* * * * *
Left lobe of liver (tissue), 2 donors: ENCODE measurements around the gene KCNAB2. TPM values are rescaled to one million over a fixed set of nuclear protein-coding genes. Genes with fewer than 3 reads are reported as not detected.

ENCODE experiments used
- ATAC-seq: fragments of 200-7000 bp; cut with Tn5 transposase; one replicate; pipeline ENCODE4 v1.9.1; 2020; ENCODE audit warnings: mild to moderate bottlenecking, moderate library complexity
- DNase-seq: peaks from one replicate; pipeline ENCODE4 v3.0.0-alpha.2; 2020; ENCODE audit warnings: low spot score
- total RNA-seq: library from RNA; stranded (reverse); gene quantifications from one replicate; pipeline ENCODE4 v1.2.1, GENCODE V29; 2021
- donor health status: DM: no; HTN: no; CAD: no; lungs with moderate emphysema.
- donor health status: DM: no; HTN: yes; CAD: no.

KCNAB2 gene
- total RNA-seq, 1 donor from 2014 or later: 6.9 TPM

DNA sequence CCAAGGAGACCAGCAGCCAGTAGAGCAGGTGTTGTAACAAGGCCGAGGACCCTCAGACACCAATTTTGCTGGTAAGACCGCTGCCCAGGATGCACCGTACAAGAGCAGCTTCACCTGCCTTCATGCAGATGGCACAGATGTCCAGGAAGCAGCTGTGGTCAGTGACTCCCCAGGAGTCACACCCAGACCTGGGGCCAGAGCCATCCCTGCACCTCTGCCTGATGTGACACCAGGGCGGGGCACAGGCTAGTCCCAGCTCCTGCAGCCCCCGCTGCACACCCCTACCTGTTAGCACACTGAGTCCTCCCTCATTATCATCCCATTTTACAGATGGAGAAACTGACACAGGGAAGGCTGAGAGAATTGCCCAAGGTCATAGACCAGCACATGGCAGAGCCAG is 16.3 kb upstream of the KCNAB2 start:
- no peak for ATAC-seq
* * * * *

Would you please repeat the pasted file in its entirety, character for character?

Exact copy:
Left lobe of liver (tissue), 2 donors: ENCODE measurements around the gene KCNAB2. TPM values are rescaled to one million over a fixed set of nuclear protein-coding genes. Genes with fewer than 3 reads are reported as not detected.

ENCODE experiments used
- ATAC-seq: fragments of 200-7000 bp; cut with Tn5 transposase; one replicate; pipeline ENCODE4 v1.9.1; 2020; ENCODE audit warnings: mild to moderate bottlenecking, moderate library complexity
- DNase-seq: peaks from one replicate; pipeline ENCODE4 v3.0.0-alpha.2; 2020; ENCODE audit warnings: low spot score
- total RNA-seq: library from RNA; stranded (reverse); gene quantifications from one replicate; pipeline ENCODE4 v1.2.1, GENCODE V29; 2021
- donor health status: DM: no; HTN: no; CAD: no; lungs with moderate emphysema.
- donor health status: DM: no; HTN: yes; CAD: no.

KCNAB2 gene
- total RNA-seq, 1 donor from 2014 or later: 6.9 TPM

DNA sequence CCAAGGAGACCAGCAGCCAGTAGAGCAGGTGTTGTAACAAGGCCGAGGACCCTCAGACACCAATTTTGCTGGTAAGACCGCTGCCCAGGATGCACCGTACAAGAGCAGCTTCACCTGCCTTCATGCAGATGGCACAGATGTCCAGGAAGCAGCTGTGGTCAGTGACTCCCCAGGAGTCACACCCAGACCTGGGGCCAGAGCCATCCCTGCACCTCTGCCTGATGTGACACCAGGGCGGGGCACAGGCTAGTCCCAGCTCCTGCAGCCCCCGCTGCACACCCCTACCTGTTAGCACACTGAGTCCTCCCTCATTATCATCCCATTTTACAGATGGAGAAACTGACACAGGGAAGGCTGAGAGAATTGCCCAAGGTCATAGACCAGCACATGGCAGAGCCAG is 16.3 kb upstream of the KCNAB2 start:
- no peak for ATAC-seq